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Popping in Mix Paste

Explorer ,
Apr 07, 2023 Apr 07, 2023

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I'm editing an audiobook narration on a Windows machine, audio is 44.1/16.   

 

I have a :30 sample of "room tone" on my clipboard.


When I go to "mix paste"/auto heal a pause with a breath or booth noise, and "mix paste", I'm getting a "pop" in the filled segment (usually at the beginning of the segment).  Screenshots of an example of the "pop" as well as my mix-paste settings.  Thank you!

Screenshot 2023-04-07 112646.png

 

Screenshot 2023-04-07 113019.png

 

 

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How to , Noise reduction , User interface or workspaces

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Community Expert ,
Apr 07, 2023 Apr 07, 2023

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That looks like a zero crossing error - there's a step jump in the samples. You might be able to get rid of it by setting the snapping to 'snap to zero crossings', but there are two better things you can do; firstly make sure that your room tone file starts and ends with the signal at minus infinity (this is what a zero crossing is) and secondly, create more room tone in Multitrack view, where you can create it much more effectively by using two tracks and overlapping them - or using a single track and crossfades. Mix-paste can't do that!

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Explorer ,
Apr 09, 2023 Apr 09, 2023

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Hi Steve & thank you for the reply.   

Pardon my ignorance, but "start and end with the signal at minus infinity" - does that mean to bascially inject "silence" at the front and back of the room tone?   I like the multi-track suggestion and will look at that as well. 

Thanks again! 

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Community Expert ,
Apr 10, 2023 Apr 10, 2023

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No it doesn't have to be silence. If you look at the waveform, you'll notice that positive excursions are generally followed by negative ones (where it dips below the centreline). The zero crossing point is where it crosses from positive to negative.  If what you are trying to loop starts and ends with a value that is different, then at the looping point there will be an abrupt jump, and that's what produces your artifact. Normally it's easiest to arrange the start and end point of your loop to be at a zero-crossing point, but they don't absolutely have to be - it just has to be a smooth transition. You do have to be a bit careful though, as the rate of change of the waveform at the looping point can also make a difference to what you get in the way of an artifact, and it's not unusual to have to spend some time getting good looping points with nothing dodgy happening.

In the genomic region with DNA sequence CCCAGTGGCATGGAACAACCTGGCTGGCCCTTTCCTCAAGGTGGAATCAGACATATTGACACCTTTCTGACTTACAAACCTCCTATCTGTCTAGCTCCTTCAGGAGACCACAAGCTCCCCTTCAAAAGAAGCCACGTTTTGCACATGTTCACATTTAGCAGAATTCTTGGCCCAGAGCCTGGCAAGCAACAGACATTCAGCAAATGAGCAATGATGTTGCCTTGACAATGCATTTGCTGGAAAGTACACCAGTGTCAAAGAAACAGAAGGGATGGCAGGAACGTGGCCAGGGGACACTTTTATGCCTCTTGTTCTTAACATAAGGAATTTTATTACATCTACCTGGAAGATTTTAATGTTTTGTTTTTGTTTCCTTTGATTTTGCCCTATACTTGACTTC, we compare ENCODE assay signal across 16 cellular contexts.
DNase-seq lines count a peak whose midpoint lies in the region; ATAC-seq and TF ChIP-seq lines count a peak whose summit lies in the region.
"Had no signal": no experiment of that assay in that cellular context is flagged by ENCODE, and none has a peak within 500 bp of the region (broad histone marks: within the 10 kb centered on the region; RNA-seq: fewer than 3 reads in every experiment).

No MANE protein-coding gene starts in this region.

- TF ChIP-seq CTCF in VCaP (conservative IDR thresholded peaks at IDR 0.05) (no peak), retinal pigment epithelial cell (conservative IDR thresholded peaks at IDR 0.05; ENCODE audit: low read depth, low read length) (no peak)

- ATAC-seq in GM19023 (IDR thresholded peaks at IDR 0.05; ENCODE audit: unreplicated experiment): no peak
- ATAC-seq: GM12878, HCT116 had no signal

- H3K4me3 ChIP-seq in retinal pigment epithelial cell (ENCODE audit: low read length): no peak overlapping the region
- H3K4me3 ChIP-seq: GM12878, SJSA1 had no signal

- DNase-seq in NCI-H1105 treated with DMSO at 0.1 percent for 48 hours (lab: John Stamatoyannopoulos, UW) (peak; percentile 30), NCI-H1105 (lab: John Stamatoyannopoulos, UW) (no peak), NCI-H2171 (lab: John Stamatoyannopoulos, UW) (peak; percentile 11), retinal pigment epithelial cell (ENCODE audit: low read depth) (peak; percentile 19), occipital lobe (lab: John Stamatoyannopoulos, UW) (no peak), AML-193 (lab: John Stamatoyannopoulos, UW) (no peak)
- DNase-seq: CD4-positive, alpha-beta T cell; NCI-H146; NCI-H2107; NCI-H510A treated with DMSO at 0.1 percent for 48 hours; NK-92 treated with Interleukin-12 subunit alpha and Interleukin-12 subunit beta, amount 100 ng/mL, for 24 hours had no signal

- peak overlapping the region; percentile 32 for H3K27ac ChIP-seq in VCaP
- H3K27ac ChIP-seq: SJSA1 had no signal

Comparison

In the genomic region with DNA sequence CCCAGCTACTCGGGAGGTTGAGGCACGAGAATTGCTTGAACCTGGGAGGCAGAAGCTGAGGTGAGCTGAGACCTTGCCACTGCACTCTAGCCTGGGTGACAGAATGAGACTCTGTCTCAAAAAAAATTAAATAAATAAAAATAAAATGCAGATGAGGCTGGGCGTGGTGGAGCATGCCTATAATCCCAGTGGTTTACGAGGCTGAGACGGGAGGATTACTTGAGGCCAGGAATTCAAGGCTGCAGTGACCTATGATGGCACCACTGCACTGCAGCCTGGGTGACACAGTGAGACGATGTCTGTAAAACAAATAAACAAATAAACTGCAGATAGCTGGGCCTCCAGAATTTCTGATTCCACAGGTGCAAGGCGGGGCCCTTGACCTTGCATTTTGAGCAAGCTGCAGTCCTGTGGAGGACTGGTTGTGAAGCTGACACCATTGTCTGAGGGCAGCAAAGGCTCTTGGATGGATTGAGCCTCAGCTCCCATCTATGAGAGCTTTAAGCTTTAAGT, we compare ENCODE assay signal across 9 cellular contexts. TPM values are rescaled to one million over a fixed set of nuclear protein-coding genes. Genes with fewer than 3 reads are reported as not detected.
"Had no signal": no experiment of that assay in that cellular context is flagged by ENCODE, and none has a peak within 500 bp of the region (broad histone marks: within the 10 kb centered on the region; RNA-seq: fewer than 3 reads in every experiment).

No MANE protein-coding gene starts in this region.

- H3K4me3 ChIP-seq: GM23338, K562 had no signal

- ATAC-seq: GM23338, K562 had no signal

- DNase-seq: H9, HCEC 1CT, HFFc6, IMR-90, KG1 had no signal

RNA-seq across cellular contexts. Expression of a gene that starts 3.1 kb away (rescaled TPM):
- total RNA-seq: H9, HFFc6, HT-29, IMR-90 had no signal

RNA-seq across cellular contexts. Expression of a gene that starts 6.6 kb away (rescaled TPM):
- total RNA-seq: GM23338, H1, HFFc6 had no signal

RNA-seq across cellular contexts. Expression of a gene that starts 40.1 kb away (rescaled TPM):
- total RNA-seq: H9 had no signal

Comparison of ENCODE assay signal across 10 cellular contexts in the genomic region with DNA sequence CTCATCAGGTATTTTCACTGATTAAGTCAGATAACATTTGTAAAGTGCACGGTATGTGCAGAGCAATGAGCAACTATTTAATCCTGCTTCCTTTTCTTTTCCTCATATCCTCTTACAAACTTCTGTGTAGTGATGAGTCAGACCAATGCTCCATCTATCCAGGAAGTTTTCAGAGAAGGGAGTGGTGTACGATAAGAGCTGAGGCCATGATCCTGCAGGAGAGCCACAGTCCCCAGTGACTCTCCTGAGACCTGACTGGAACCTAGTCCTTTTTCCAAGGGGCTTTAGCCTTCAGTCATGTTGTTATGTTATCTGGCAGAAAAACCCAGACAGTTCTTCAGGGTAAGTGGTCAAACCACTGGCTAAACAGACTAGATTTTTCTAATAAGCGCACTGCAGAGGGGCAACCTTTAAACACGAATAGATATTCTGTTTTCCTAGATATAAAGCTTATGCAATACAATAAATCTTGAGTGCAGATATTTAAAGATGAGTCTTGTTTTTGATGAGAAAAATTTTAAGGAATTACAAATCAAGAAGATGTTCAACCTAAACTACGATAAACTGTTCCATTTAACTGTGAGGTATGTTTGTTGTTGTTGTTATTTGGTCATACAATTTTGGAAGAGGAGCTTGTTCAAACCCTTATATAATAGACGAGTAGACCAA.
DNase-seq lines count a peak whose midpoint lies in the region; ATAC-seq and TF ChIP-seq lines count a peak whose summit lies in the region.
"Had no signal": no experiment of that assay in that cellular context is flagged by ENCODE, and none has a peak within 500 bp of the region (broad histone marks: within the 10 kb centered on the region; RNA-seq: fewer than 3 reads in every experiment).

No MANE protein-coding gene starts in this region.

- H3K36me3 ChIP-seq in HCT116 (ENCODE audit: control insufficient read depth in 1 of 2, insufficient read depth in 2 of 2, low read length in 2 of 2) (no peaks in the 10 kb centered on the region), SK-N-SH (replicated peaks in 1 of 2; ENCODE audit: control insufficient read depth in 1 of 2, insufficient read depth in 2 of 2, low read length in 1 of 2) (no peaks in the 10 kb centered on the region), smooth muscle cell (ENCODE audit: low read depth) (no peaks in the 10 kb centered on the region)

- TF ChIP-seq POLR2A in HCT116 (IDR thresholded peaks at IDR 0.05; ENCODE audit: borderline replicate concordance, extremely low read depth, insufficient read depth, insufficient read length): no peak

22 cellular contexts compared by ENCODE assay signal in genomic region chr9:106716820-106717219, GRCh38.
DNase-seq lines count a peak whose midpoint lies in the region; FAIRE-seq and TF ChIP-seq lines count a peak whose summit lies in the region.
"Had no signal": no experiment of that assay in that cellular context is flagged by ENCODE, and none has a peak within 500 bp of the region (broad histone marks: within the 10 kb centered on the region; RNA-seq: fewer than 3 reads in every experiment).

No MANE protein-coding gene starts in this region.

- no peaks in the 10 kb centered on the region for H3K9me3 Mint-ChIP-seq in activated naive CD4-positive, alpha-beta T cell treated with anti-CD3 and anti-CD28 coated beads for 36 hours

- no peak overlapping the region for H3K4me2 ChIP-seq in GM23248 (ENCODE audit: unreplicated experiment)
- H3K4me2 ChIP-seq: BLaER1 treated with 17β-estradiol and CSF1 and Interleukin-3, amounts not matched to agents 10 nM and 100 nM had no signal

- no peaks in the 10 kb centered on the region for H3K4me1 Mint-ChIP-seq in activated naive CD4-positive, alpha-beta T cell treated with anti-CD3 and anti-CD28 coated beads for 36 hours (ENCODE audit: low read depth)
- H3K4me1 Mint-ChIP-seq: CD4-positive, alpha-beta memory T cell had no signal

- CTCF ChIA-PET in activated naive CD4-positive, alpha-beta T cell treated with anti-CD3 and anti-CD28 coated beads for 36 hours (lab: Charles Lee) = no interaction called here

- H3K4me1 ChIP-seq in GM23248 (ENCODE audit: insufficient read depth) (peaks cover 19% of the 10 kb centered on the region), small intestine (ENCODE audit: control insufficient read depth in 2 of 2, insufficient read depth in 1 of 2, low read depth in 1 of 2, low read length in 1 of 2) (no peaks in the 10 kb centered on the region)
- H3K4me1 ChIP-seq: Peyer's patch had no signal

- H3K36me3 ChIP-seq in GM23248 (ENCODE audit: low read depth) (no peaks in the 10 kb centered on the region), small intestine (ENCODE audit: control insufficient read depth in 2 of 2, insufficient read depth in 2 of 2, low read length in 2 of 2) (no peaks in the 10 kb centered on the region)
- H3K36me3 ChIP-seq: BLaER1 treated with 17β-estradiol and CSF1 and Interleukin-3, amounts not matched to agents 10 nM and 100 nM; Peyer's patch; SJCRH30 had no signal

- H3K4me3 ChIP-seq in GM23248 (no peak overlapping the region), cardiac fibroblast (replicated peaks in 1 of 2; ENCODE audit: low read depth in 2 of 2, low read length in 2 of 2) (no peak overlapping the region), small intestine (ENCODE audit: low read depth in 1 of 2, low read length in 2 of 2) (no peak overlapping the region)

But as I said, this is generally much easier to achieve in Multitrack view, using crossfades.

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Explorer ,
Apr 10, 2023 Apr 10, 2023

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Thanks for the further detail. Is there a tutorial on the multirack view/using crossfades process, just so I know I'm doing it correct & efficiently? 

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Community Expert ,
Apr 10, 2023 Apr 10, 2023

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I'm sure that there are tutorials on using crossfades in general, but because I've never done one on using Multitrack for generating room tone, I suspect that there aren't any specifically about that. But you don't really need a tutorial - mostly what you need to use are your ears!

 

The single-track method is simple. You place your file at the start of a new track, and rather than set it so that it can loop, you just place a few instances of it next to each other on the track, and slide the second one back a little over the first one, and then the third one a little over the second one, and just keep going. Just listen as you do it, and you'll soon find out how much to overlap. As long as crossfades are enabled, Audition will do that bit for you.

 

What you might find is that when you listen to your room tone track, you can hear it repeating. If this happens, then copy all the clips from the first track onto a second track, and move them all along about half the length of an individual section, so that they overlap each other. You'll find the repeats far less noticeable then. If it's just one thing that stands out, then simply remove it! Mix the whole thing down to a new file, and when you need it you can insert it. If you do your entire edit in Multitrack (which is a very good idea) then inserting room tone from your file is easy!

 

The poshest way of dealing with room tone situations that I'm aware of is in iZotope's RX10, which has an Ambience Match module, but that's going to cost you money...

 

(Okay, I suppose that's a tutorial... 😉)

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Explorer ,
Apr 10, 2023 Apr 10, 2023

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I'll give that a try, but it sounds extremely labor intensive for audiobook work, where there are literally hundreds or thousands of instances where I'd need to fill in the gaps.   I'll play around with it.

I do have iZotope RX8 -  it looks like it has Ambience Match; I'll try that too.   

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